A Long-term Phylogeographic Study of Magpies (Genus Pica):

Behavior, Ecology, and Evolution


CHOE Jae Chun

School of Biological Sciences, Seoul National University, Seoul 151-742, Korea





With a purpose of elucidating the phylogeny of the genus Pica, behavioral ecology and molecular data were obtained and compared among the subspecies. For the former, we have investigated the breeding ecology of the black-billed magpies (Pica pica sericea) on the campus of Seoul National University since 1998. Breeding successes of 1998, 1999 and 2000 were 2.81.6, 3.31.7, 2.41.4 fledglings/nest (meanSD), respectively and were found to be influenced by the temperature during incubation. Timing of breeding seems to be determined by trade-offs between benefits and costs of early breeding. Possible benefits were chicks getting higher dominance rank by early fledging and additional breeding attempts of parents. Increased incubation load and rearing high-cost, male-biased broods were suggested as the possible costs. Territory size and distribution did not significantly differ among the years. Average territory size was close to 1 ha, and distance to the nearest active nest was approximately 93 m. Molecular sexing revealed that offspring sex ratio was male-biased in early nests and female-biased in late nests. Considering that early-fledged birds generally have higher dominance position than late-fledged ones, this result suggests that getting high dominance by fledging early may be more advantageous in males. Parallel to ecological data, mitochondrial DNA sequences were analyzed and molecular phylogeny was examined. Our molecular data suggest the paraphyly of the genus Pica, which was also supported by colonial breeding in North American and yellow-billed magpies. Although further investigation on molecular and ecological aspects should be conducted, we suggest that the current classification needs to be revised. A long-term phylogeographic study such as ours will be crucial to the understanding of behavior, ecology, and evolution of any species.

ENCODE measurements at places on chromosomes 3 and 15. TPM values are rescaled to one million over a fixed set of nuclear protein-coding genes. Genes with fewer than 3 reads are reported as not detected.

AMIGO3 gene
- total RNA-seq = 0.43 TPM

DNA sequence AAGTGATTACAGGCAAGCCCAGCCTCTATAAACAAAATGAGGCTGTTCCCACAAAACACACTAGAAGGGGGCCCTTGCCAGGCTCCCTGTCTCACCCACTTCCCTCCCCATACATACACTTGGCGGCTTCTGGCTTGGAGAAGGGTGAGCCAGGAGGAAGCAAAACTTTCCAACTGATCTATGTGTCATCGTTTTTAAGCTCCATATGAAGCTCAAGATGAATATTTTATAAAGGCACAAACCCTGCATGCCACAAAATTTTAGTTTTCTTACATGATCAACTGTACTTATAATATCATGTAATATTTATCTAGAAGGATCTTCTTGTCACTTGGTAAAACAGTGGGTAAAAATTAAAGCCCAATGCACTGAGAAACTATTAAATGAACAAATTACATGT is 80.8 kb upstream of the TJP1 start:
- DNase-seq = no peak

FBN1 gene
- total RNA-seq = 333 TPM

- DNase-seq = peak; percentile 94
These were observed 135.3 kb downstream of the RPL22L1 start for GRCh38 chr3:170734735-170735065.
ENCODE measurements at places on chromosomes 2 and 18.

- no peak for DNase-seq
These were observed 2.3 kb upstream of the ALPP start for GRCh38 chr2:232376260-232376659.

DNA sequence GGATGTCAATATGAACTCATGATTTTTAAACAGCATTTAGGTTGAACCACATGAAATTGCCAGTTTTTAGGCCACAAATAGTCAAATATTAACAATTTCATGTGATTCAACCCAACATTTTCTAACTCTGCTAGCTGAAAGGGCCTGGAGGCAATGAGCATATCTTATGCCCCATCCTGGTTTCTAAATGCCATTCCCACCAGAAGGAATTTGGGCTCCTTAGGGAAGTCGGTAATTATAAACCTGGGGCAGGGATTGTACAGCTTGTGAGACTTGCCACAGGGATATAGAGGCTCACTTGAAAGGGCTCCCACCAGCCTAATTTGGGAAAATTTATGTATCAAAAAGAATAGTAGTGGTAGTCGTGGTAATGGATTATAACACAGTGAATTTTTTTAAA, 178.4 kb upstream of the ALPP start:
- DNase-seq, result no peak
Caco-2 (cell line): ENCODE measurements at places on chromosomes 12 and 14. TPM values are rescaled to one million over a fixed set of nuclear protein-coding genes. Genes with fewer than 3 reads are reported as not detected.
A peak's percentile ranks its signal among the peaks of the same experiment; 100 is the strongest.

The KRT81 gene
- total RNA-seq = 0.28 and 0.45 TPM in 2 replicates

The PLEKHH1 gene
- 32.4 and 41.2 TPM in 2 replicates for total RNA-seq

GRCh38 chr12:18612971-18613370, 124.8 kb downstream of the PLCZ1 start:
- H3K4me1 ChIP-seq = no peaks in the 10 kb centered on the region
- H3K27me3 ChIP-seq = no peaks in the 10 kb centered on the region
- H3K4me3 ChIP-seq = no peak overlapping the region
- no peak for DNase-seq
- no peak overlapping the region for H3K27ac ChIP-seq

The magpie is a member of the crow family, Corvidae, which consists of 102 species. Like the other members of Corvidae, magpies are very common in the Northern Hemisphere, ranging from Northeastern Asia to Europe (Vaurie 1959; Goodwin 1976). The genus Pica is comprised of 2 species, P. pica, the black-billed magpie, and P. nuttalli, the yellow-billed magpie. Pica nuttalli is restricted to a small area in California, whilst P. pica is found globally. The black-billed magpie is currently classified into 13 subspecies (or races), based on the geographic distribution and morphological traits (Vaurie 1959).

Until now, P. nuttalli has been considered as a distinct species mainly because of its morphological character, and it has been thought that behavioral and ecological similarities between P. nuttalli and North American black-billed magpie P. p. hudsonia are due to convergence (Fig. 1 a). However, more and more of behavioral and ecological evidence are being accumulated suggesting that P. nuttalli may be phylogenetically closer to P. p. hudsonia (Birkhead 1991; Fig. 1 b). This possibility was also suggested recently by Sibley & Ahlquist (1990) based on DNA hybridization data.

Still the phylogenetic relationship within the genus Pica remains unclear. Moreover, there have been only a few ecological reports so far and no biochemical study on Asian populations (examples of ecological studies include Takeishi & Eguchi 1994; Eguchi 1995; Eguchi & Takeishi 1997).










Figure 1.  Suggested phylogenies of the genus Pica. Evolution of colonial breeding was indicated by tick markers on branches.



Pica p. sericea is found found from Amurland, Manchuria, southern China to Indochina, Korea and Japan (Goodwin 1976), and widely distributed throughout Korea. Magpies are known as a bird species that successfully adapted to human habitations. In recent years, as human population increases and many forests are cleared in Korea, magpies have been expanding their distribution into urban areas. Although magpies are found very common in urban areas, almost no report has been made on the ecology of magpies except Lee & Koo (1986) and Koo & Kim (1986).